Tipperary minor manager Liam Cahill believes underage hurling in the county requires greater support from the County Board.
In the wake of yesterday’s final defeat, Cahill claimed Tipperary hurling “needs help” and called for an increase in the funding and resources pumped into underage structures in the county.
“At U14, U15, U16, we need help,” remarked Cahill.
“We definitely need help in those areas. We need help from past players, we need help from our County Board in relation to resources and finances. I was in Holycross all day last Saturday week at the U16 tournament, I was in Fermoy the year before at the U17’s. Other counties are throwing a lot of resources at this. Tipperary arrived there with maybe not as much backroom help as they should for an inter-county team.
“At the end of the day, if you are in an inter-county set-up, be it U15, U16 or U17, these lads are going in expecting everything to be at an inter-county standard.
“As well as the help from past players, we definitely need a little bit more resources, finance and funding to be thrown at underage level.”
Cahill cited Galway’s two early second-half goals as the turning-point of yesterday’s curtain-raiser and also felt several of his players did not play to their potential.
“Goals were the difference. We definitely got two decent enough chances for goals in the first-half.
“The Galway goalkeeper produced an excellent save to deny Gary Ryan. Tommy Nolan was unlucky with one that blazed an inch or two over the bar. In finals you have to be taking them. They weren’t that big a deal at the time, but when you add it all up, they do count at the end.
“We looked in the game right up to the 40th minute and then all of a sudden we were hit for two sucker-punch goals. You are drawing in water then and bucketing like hell to stay afloat.
“We said we would try mark their sweeper, Seán Loftus, in the second-half, eliminate his distribution of the ball and hopefully pick off a score or two.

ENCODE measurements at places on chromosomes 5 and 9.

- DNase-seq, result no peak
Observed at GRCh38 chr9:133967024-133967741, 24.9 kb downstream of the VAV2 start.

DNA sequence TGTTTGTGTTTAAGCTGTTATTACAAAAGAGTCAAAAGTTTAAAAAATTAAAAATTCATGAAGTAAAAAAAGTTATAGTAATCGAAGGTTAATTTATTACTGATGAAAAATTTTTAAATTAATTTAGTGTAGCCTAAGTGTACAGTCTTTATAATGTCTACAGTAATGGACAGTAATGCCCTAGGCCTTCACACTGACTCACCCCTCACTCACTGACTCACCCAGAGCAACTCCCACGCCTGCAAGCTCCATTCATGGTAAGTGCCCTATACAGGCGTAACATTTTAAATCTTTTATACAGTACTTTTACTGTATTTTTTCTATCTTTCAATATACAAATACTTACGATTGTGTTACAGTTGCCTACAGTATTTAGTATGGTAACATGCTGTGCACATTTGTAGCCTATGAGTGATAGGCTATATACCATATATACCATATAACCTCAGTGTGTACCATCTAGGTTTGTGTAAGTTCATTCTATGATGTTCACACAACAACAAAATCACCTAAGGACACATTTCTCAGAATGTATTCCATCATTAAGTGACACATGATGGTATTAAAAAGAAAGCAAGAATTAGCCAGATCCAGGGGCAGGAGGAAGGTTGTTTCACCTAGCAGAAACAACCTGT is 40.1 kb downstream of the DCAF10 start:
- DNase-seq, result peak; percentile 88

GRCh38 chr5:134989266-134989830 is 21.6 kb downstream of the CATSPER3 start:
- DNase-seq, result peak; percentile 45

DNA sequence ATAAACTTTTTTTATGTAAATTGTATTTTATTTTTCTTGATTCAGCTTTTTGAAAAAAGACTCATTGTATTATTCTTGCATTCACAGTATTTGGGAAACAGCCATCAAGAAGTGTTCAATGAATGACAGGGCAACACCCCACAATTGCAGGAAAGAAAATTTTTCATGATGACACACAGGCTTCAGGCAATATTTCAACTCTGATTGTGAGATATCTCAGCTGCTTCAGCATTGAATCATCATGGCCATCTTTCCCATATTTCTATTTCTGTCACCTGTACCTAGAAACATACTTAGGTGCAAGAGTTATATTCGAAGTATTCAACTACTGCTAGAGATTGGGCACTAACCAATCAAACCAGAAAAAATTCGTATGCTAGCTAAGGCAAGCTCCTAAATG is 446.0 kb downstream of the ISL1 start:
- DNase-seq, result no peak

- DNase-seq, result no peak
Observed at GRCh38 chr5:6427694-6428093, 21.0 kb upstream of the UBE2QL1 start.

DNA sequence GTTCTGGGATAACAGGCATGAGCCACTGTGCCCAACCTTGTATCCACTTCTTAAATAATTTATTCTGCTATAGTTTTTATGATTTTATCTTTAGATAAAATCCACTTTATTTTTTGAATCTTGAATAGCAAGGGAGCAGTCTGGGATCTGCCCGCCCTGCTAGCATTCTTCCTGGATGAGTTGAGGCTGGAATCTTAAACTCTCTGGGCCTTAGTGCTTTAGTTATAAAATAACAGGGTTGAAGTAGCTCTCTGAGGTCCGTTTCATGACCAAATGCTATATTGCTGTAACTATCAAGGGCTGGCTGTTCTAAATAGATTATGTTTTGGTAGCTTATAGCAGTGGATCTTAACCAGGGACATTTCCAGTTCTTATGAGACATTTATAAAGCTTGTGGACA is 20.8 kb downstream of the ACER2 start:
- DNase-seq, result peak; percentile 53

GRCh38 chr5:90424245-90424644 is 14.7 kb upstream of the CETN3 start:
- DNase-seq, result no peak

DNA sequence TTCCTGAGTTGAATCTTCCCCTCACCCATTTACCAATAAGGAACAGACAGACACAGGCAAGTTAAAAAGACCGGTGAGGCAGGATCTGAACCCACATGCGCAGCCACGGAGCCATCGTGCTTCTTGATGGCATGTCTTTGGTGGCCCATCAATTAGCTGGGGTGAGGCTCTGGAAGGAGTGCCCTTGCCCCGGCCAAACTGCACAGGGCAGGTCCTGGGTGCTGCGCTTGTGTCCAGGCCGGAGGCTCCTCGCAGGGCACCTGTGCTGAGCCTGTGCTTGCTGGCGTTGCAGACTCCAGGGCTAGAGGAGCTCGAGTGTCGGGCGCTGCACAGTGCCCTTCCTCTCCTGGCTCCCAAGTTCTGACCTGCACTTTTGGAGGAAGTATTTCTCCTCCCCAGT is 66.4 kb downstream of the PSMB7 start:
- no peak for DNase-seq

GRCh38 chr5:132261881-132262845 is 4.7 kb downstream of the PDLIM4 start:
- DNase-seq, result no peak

“I thought maybe turning for home Galway would have to chase the game and take him out of there altogether. It went the full circle, it went the other way around.”
Galway boss Jeffrey Lynskey paid tribute to the contribution of his bench. Similar to their semi-final replay win, two men sprung from the line delivered crucial goals.
“Liam Forde, in fairness, came on and got a critical goal off his left hand side. That was huge. The subs as per normal did the business. Michael Lynch didn’t make the starting team, came on and burst onto a ball to score a great goal. I’m delighted with them, it was near enough a total performance.
“We were not happy with conceding a goal, it would have been nice to go through the whole championship without conceding a goal. That’s being greedy, but I’m delighted with the effort of everyone.
“They worked ferociously hard as a group, but we created a learning environment. I’m a teacher and we’re looking for marginal gains. The aims is to get a mutual respect between management and players and work off a total performance model built by Pat Daly.
“I’m ten or 12-years as a coach and educator and putting into practice what we’ve learned has brought an All-Ireland.”
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